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A model that could improve robots' ability to grasp objects
When completing missions and tasks in the real-world, robots should ideally be able to effectively grasp objects of various shapes and compositions. So far, however, most robots can only grasp specific types of objects.
Researchers at the Chinese Academy of Sciences and Peking University have recently developed a new machine learning model that could help to enhance the grasping abilities of robots. This model, presented in IEEE Transactions on Circuits and Systems for Video Technology, is specifically designed to predict grasps for objects in a robot's surroundings, so that they can devise optimal strategies for grasping these objects.
"In real-world applications, such as intelligent manufacturing, human-machine interaction and domestic services, robotic grasping is becoming more and more essential," Junzhi Yu, one of the researchers who carried out the study, told Tech Xplore. "Grasp detection, a critical step of robotic grasping, entails finding the best grasp for a target object. Mainstream encoder-decoder grasp detection solutions are attractive in terms of accuracy and efficiency, yet they are still limited, due to the checkerboard artifacts from uneven overlap of convolution results in the decoder. Moreover, feature representation is often insufficient."
The key objective of the recent work by Yu and his colleagues was develop a model that would overcome the limitations of existing grasp detection frameworks. To do this, they created a pixel-wise grasp detection method based on twin deconvolution and multi-dimensional attention, two established techniques often used for computer vision applications.
Their method was designed to eliminate so-called "checkerboard artifacts," strange checkerboard-like patterns that are often observed in images generated by artificial neural networks. In addition, the researchers strengthened their model's ability to refine specific features in images.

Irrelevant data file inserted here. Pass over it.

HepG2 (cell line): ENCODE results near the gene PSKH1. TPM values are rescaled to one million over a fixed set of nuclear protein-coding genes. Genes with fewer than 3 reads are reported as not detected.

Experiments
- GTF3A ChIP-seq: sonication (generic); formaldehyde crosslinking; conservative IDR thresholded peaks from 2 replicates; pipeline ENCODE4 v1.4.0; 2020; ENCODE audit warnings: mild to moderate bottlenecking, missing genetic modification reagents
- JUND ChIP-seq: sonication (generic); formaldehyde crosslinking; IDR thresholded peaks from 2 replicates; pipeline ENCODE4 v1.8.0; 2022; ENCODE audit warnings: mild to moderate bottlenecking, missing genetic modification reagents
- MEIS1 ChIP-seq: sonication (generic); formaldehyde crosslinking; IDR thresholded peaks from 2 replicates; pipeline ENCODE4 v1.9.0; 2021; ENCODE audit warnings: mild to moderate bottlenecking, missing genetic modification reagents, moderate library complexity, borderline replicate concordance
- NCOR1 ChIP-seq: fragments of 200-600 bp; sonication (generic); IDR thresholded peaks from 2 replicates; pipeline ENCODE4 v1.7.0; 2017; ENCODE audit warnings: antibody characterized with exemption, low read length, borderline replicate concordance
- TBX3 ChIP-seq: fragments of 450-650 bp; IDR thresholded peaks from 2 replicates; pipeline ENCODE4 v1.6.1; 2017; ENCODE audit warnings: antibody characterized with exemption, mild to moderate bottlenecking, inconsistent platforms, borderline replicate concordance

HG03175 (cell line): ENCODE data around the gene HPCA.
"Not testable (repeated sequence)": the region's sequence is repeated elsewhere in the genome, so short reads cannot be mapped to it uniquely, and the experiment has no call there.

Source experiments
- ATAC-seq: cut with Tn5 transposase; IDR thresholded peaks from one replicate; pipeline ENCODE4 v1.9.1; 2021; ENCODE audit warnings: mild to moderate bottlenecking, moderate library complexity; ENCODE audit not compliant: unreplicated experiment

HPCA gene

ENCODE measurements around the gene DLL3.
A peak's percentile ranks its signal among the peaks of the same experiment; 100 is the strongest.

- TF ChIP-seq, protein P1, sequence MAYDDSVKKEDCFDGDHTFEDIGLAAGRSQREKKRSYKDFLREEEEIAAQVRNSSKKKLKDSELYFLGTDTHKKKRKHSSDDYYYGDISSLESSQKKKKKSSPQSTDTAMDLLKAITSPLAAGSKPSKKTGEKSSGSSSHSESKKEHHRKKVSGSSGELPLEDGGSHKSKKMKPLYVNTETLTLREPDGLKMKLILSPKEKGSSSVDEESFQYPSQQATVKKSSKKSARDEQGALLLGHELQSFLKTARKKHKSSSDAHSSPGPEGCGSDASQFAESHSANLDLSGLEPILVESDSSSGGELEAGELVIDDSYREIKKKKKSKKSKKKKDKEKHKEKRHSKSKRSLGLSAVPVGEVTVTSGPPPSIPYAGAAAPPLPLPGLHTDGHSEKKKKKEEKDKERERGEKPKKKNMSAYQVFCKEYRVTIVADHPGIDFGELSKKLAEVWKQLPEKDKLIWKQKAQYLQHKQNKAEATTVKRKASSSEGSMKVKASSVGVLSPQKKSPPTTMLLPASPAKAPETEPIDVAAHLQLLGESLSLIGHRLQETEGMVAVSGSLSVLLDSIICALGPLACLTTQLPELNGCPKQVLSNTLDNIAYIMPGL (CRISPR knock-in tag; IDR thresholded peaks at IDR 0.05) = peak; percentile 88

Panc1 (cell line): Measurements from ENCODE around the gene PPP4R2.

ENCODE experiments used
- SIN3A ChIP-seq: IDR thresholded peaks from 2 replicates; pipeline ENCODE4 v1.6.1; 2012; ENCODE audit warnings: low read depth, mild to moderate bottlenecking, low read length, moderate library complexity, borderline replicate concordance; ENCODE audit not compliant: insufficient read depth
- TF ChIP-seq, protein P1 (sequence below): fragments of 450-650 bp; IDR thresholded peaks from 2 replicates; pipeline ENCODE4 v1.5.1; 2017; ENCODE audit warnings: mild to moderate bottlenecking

"The proposed pixel-wise grasp detection network is composed of an encoder, a multi-dimensional attention bottleneck, and a twin deconvolution-based decoder," Yu explained. "Given an input image, feature extraction is performed through the encoder and the obtained feature map is further refined through our bottleneck module, which integrates residual multi-head self-attention (R-MHSA), cross-amplitude attention (CAA), and raw compensation to better focus on the regions of interest."
The three components of the team's bottleneck module result in three different outputs that are concatenated in channel and further adjusted to improve the representation of features. The resulting, refined "feature map" is then fed to the model's decoder (i.e., a model that up-samples the feature map into a desirable output). This decoder ultimately predicts the grasps that correspond to the input image, by performing three so-called cascaded twin deconvolutions (processes to up-sample the feature map).
"Through our bottleneck module, the intrinsic relationship between features is mined and features are effectively fine-tuned from the dimensions of spatial and channel," Yu said. "Particularly, the introduction of twin deconvolution provides better up-sampling by adding a twin branch upon original transposed convolution branch. As a result, the challenge of checkerboard artifacts is solved."
A notable advantage of the method developed by the researchers is its use of twin deconvolutions, through which a twin branch is introduced to the original transposed convolution branch, improving the model's original output. This approach allows the model to remove undesirable checkerboard patterns from outputs.
"It should be noted that the checkerboard artifacts originate from the uneven overlap of convolution results at different positions," Yu said. "Herein, a twin branch is introduced in parallel upon the original transposed convolution branch to measure the uneven overlap. More specifically, the twin branch computes the relative overlap differences among positions and the resultant overlap degree matrix is utilized to re-weight the feature map of original transposed convolution."
In initial tests, the new pixel-wise grasp detection method achieved very promising results, as it was found to smoothen the model's original output and eliminate checkerboard artifacts. It thus achieved a high grasp detection accuracy.
As part of their study, Yu and his colleagues were also able to extend their approach to other task that entail pixel-wise detection. In addition to potentially enhancing the grasping skills of both existing and newly developed robots, their model could thus soon be applied to other computer vision problems.
"In our next works, we plan to combine the proposed method with instance segmentation in actual robot systems for better grasp prediction," Yu added. "For example, instance segmentation can be used to generate valuable information about object profile and position, which is fed into twin deconvolutions of the decoder to further improve the network performance."
More information: Guangli Ren et al, Pixel-wise Grasp Detection via Twin Deconvolution and Multi-Dimensional Attention, IEEE Transactions on Circuits and Systems for Video Technology (2023). DOI: 10.1109/TCSVT.2023.3237866
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